The musical world is full of weird and wonderful occurrences. No decade was better suited to the bizarre than the noughties, where arguably pop culture was at its most ridiculous point. One of these absurd instances came in 2005 and brought two of the era’s biggest names into direct conflict.
Yes, that’s right, in 2005, shock-metal icons, Slipknot attempted to sue Burger King. For a bit of context, in 2005, as many fans would attest, Slipknot had reached their creative and commercial zenith with the release of their iconic album, Vol. 3 The Subliminal Verses. Featuring gargantuan tracks such as ‘Duality’ and ‘Before I Forget’, they truly exploded with the release of Vol.3, gaining a level of fame as they’d never known prior to its release.
In no uncertain terms, Burger King attempted to get in on Slipknot’s success when they launched their Chicken Fries meal. As part of their massive advertising campaign, the fast-food chain devised a fictional band called ‘Coq Roq’, and although lighthearted, the aesthetic of the band clearly took some inspiration from Slipknot’s own distinct aesthetic, featuring one member with a gas mask and another with dreadlocks. Burger King denied the claim and said that the band’s masks were designed to resemble chickens, which would also make sense.
Given that in 2005 the internet was only in its infancy, and things like Myspace were all the rage, quickly Slipknot fans banded together and started noticing the parallels between ‘Coq Roq’ and the Des Moines band. The group then filed a lawsuit against Burger King for infringing on their ‘trademark’ look. In a report at the time, The Smoking Gun released a copy of the letter Slipknot’s legal representatives sent to Burger King.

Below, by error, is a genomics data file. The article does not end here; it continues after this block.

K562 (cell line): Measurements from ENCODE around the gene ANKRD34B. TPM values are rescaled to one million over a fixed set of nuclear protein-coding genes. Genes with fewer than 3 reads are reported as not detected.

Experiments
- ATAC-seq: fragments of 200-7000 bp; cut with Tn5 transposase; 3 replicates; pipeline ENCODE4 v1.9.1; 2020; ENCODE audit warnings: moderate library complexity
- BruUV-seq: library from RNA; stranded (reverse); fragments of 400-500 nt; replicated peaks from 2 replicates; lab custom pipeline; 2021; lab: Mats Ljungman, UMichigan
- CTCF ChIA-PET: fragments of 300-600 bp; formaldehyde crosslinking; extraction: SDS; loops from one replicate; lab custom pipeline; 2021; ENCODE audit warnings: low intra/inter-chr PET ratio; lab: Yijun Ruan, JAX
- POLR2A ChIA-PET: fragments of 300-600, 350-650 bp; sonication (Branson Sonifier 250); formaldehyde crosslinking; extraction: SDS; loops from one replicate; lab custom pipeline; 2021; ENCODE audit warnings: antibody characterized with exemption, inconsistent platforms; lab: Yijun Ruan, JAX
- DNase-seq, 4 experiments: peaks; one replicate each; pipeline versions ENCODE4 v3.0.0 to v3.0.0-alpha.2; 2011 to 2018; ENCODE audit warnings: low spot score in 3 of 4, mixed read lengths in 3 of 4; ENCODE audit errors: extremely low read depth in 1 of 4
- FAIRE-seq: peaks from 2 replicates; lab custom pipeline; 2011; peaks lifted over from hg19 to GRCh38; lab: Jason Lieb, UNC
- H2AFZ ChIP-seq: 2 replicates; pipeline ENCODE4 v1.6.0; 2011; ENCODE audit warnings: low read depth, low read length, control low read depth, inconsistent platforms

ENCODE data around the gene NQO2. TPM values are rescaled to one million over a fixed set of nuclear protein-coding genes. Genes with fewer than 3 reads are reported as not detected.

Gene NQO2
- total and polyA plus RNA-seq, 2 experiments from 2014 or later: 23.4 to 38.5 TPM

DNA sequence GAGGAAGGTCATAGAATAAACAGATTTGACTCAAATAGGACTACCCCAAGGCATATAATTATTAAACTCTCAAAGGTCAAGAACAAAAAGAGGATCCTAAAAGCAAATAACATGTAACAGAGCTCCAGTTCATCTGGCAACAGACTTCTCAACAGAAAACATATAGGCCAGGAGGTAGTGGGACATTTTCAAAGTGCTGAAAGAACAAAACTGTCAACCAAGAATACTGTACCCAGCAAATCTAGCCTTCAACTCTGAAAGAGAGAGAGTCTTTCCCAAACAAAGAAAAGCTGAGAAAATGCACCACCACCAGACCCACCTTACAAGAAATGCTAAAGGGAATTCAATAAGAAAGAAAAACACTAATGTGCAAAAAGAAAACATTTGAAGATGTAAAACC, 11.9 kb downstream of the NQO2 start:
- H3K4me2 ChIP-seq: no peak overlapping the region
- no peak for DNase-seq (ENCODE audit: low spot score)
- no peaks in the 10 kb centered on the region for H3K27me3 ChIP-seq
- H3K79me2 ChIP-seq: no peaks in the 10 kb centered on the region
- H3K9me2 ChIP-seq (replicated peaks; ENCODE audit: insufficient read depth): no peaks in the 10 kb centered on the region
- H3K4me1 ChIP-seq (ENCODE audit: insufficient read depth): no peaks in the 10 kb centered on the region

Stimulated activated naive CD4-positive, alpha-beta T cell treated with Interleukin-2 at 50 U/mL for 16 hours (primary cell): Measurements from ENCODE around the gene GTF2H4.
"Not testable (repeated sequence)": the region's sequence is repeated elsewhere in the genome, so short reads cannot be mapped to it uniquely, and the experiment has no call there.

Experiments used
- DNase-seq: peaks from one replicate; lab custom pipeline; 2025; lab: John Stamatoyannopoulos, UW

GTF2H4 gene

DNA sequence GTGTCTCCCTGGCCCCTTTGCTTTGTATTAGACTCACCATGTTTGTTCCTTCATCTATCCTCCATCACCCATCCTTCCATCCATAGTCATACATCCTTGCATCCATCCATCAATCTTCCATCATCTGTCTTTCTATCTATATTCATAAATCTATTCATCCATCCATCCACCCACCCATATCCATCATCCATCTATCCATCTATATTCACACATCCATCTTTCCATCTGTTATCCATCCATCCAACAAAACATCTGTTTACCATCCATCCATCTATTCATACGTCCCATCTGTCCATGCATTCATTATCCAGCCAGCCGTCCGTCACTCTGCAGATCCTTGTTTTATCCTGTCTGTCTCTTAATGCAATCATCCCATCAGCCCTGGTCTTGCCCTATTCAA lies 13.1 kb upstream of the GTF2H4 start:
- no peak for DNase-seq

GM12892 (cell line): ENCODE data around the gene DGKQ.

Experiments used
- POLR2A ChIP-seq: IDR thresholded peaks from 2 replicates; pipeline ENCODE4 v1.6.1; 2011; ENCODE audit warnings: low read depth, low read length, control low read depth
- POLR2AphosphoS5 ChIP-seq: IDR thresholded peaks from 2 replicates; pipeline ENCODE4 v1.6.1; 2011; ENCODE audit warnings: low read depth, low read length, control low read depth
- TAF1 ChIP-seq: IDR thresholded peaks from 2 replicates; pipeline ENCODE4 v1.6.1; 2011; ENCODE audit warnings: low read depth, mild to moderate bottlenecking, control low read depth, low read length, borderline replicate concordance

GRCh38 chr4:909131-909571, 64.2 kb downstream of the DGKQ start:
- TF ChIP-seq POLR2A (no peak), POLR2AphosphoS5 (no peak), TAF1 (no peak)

One part reads: “It is obvious that the television advertising and website are designed to conjure up the image and persona of a live performance of Slipknot. In addition to capturing the flavour and high energy intensity of a Slipknot performance, the members of Coq Roq wear masks that include a gas mask as worn by Slipknot’s Sid Wilson, a kabuki style mask as worn by Slipknot’s Joey Jordison and a mask with dreads as worn by Slipknot’s Corey Taylor.”
Feeling slightly hard done by, the fast-food chain filed a countersuit. An absolute stinger, it claimed that Slipknot were themselves a parody of other masked outfits, who were also spoofed in the campaign. In their counter, they named groups likes KISS, Gwar, Insane Clown Posse and others to make their point.
It was not the first time that this claim had been, or was to be aimed at Slipknot. Clearly doing what was intended, an impasse was reached, and both sides agreed to drop their cases, and Burger King continued their campaign. One can’t help but thinking, albeit cynically, that this is precisely the kind of publicity that Burger King would have wanted for their new menu entry. As for Slipknot, well, we hope they at least got a free sample of the Chicken Fries.
Watch one of the ‘Coq Roq’ ads below.